Dan Martin and Matthew Briggs co-authored this article.
Today’s healthcare landscape is rapidly changing. Factors such as wavering legislation, value-based care’s impact on the physician model, pressure on pharmaceutical companies to reduce costs, the introduction of wearables to the market and informed consumers are contributing to this evolution. At the same time, audiences — plans, providers, employers, patients — are also changing the way in which they seek information. According to DMN3, 72 percent of Internet users say they searched online for health information within the past year. But the same message is not always appropriate for each of these diversified audiences.
So, what does this constant evolution mean for your healthcare brand, and how can you effectively utilize all that is available for today’s marketers to connect with your target audience and grow brand awareness? Employing strong integrated marketing and PR strategy can be a key move to reach that next step. We distill three pillars inside that strategy — storytelling, brand advocacy, emotional marketing — that, when combined, will help you take the content approach for your healthcare brand to the next level in the age of the connected customer.
Storytelling has become a buzzword in recent years, but stories are still the best way to create stronger connections with key constituents, be they patients, providers, health plans, policymakers or other influencers. Yet, the question many healthcare companies and organizations continue to struggle with is: how do we use stories to create and nurture customer relationships?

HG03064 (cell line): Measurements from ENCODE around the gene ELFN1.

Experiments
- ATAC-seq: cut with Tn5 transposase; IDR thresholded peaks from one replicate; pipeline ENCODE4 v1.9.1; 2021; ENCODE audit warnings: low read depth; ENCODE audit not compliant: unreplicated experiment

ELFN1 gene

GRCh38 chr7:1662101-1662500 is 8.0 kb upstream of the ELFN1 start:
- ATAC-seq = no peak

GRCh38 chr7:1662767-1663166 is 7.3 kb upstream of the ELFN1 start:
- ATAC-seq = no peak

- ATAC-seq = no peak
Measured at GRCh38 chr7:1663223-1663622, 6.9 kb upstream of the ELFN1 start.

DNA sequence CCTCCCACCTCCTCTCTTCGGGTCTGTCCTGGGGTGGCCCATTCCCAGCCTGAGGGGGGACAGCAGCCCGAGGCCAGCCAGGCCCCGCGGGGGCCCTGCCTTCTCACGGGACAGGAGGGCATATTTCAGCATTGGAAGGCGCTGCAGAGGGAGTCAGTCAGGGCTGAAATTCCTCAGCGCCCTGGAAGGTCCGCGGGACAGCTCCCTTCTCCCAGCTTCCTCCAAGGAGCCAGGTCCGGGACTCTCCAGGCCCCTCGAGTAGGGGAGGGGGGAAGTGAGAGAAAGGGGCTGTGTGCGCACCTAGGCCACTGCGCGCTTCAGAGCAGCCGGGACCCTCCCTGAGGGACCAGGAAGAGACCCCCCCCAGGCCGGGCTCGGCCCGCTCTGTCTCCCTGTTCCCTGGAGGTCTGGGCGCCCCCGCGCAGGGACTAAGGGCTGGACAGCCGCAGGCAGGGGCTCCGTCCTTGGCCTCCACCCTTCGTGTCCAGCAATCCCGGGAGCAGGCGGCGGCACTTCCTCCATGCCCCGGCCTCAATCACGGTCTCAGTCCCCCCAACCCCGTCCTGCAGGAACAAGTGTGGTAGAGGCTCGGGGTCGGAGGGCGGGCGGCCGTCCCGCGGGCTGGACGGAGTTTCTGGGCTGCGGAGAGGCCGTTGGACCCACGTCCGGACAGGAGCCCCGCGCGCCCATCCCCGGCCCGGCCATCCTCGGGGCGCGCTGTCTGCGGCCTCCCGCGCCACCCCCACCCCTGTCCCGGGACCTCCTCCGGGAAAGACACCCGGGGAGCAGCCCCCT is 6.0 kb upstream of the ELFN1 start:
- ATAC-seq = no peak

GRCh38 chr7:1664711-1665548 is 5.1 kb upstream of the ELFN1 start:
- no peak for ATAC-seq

The answer is very simple in theory: personalized storytelling. It comes down to listening, learning and engaging with your customers. Take out assumptions and lead your audience along a journey without selling or pushing them. Staying genuine and authentic will increase brand awareness, return higher engagement rates and, ultimately, convert more qualified leads.
Keeping your content honest equates to authentic storytelling. Strive to provide customers with an opportunity to feel like they are part of a larger group. Research from psychologists Roy Baumeister and Mark Leary best describes this need in their “belongingness hypothesis”: “People have a basic psychological need to feel closely connected to others, and that caring, affectionate bonds from close relationships are a major part of human behavior.”
Find a way to connect with your customers on a deeper, more emotional level. Do you give them peace of mind? Do you make life easier? Use these triggers to strengthen your relationship and foster loyalty. Enhanced loyalty might be the most impactful outcome of well-done storytelling, leading to more engagement with your brand.